It is polite to show respect for others in this forum by refraining from emotive or loud language, which add nothing to the argument. There are better places to show rage or indignation, but this is not it. Mass demonstrations are pretty good for that kind of thing. More privately, perhaps shouting at the house dog, who will not understand the point we are trying to make, but who will commiserate with us in our moments of sadness.

  5. firepigette Says:

    Lim,

    “More privately, perhaps shouting at the house dog, who will not understand the point we are trying to make, but who will commiserate with us in our moments of sadness.”

    This not a complete sentence.What are you trying to say here?

    You also say and I quote :

    “There are better places to show rage or indignation”

    But yet you do not criticize Miguel for his well deserved show of indignation in this post.

    While writing in CAPS might be considered offensive to some,this is about style.

    I should think it better to concentrate on content.

  6. amieres Says:

    Giordani is a person of weak character. I’m sure he has thought of publicly denonuncing those that steal, but he fears Chavez and he doesn’t have the guts to confront him either publicly or in private.

    I still remember his tears in a live transmission when Chavez asked him a question and for no reason he started to cry. He probably realizes the big farse he is part of, but he doesn’t have the guts to leave it.

  7. HalfEmpty Says:

    Meh, one mans thief is another mans upwardly mobile revolutionary.
    LOL!

    Johnny you must meet my good friend Joseph Mendiola and great thinker like yourself who needs to be heard.

  8. island canuck Says:

    Miguel.

    Where is the Spanish original?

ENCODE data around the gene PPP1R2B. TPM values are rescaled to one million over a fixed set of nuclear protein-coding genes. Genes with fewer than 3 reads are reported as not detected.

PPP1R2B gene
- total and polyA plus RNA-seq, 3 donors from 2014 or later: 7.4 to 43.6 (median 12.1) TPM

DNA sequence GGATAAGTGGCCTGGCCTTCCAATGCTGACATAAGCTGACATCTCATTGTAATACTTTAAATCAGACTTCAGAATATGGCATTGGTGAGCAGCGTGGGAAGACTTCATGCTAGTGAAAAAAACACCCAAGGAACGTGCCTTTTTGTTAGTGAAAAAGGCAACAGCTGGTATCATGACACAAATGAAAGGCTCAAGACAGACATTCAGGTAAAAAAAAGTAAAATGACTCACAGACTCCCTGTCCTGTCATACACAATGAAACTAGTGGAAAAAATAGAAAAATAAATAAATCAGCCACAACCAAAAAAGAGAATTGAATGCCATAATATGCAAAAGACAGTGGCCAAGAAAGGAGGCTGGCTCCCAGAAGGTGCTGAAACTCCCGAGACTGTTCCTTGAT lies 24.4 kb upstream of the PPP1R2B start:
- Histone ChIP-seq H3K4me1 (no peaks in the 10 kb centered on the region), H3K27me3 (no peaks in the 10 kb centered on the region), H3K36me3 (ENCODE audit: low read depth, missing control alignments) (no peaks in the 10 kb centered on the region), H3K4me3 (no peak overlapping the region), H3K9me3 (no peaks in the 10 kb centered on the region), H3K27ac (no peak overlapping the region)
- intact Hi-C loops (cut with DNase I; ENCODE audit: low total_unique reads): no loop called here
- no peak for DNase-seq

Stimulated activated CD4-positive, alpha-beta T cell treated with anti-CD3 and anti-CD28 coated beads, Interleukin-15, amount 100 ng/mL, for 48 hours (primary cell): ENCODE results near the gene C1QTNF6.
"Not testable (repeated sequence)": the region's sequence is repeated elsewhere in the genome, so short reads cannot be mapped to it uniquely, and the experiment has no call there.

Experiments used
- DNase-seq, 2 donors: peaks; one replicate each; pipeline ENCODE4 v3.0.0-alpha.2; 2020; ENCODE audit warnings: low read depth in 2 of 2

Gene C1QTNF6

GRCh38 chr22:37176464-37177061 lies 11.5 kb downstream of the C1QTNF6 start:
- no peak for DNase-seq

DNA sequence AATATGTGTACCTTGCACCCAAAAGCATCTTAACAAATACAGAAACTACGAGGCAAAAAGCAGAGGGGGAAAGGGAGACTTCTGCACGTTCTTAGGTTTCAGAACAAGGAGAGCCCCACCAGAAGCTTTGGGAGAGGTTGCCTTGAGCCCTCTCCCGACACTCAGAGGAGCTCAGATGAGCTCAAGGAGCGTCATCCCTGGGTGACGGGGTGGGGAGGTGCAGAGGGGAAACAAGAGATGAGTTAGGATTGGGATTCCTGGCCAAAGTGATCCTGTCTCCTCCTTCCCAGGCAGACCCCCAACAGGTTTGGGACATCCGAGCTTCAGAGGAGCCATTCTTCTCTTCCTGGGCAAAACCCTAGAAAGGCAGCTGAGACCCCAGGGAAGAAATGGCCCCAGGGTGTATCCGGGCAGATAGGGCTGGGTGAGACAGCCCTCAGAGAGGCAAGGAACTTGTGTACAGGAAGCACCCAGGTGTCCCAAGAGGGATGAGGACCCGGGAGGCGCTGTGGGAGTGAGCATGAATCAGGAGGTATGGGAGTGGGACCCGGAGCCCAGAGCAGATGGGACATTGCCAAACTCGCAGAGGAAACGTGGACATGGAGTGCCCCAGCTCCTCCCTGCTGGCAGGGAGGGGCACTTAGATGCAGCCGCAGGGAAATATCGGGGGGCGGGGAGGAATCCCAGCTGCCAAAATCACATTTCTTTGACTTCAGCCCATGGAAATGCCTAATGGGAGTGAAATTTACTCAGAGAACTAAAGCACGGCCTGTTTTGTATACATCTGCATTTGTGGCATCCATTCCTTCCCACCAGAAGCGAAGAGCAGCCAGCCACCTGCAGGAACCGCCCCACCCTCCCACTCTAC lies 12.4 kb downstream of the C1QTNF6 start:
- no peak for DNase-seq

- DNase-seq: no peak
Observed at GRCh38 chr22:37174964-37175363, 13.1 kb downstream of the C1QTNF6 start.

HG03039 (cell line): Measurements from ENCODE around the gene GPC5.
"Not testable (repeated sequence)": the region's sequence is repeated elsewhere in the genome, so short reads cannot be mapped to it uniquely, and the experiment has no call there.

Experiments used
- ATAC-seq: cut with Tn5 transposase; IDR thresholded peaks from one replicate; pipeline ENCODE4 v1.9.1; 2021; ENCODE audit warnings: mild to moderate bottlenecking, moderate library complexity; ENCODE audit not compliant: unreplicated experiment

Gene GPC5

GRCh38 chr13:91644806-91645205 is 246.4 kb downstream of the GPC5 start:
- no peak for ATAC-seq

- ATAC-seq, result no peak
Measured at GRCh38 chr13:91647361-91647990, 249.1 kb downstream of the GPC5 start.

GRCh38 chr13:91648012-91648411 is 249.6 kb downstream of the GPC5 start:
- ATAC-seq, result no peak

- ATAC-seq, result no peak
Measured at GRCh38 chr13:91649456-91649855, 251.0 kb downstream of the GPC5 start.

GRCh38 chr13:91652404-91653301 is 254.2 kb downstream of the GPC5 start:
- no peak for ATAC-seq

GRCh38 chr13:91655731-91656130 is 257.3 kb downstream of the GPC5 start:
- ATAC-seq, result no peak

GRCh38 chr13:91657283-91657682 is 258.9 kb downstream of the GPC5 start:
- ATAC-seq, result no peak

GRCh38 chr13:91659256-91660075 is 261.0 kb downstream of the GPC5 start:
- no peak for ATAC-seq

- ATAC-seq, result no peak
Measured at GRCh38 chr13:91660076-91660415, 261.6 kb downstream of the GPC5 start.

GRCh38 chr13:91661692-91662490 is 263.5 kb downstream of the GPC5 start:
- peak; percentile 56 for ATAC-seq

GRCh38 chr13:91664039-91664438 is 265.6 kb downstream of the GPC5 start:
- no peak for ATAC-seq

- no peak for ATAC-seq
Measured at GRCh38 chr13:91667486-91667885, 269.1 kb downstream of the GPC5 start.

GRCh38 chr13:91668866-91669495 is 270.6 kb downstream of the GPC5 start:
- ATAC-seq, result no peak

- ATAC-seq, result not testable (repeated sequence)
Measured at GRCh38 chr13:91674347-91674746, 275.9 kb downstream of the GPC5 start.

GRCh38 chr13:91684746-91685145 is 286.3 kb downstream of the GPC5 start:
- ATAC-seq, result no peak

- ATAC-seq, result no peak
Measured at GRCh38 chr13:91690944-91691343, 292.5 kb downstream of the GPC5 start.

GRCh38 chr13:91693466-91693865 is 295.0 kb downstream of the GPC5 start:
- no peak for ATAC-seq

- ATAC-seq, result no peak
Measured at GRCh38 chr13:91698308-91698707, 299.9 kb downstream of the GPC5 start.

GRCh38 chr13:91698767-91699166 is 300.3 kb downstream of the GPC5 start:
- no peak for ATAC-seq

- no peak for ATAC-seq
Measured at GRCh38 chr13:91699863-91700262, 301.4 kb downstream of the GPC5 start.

9. Lim Says:

    Firepigette,

    It was not my intention to cause controversy. I apologise.

    Miguel is the one presenting the topic for discussion. It is his blog, so he can comment on the facts he is presenting in any way he chooses. It is not for anyone to criticise the style of the presenter. I worked with Miguel for many years, and I think I can still hear his familiar tone of voice when he goes on a rant. But I don’t think I know anyone else here, and therefore I struggle to understand the background to some of the emotive language. I guess that is all I tried to say, obviously in a clumsy way.

    As for content, I agree that Mr. Giordani is very dishonest in view of his track record. To criticise or expose his colleagues in government is not sufficient to extricate himself from political responsibility for his actions or inaction in office. I don’t know why various government representatives or supporters are exposing each other these days; one possible explanation is that public funds are becoming scarcer, and they now have to compete more robustly for funds. Perhaps this was one reason why the president ordered the intervention of companies owned or run by his own supporters (Venoco, the airport, etc.). The style in which this competition for funds is conducted could be regarded as distasteful, or even reprehensible, by many. It appears, from this show of disunity, that the government is becoming less stable.

    The last line of the blog says “Like the boligarchs he criticizes, Mr. Giordani is as dishonest and irresponsible as them and he too has been robbing us blind for the last eleven years!” It is interesting to see who it is Mr. Giordani is exposing, and in this way try to get an insight into what appears to be an internal power struggle. One presumes that the side he does not criticise is the winning side.

    Did I manage to say this without the use of emotive language? It’s hard.

  10. Miguel Octavio Says:

    Island, the article is wednesday’ El Nacional Estrategia section page 7 if I recall, havent bought the book, but will when i get back

  11. jau Says: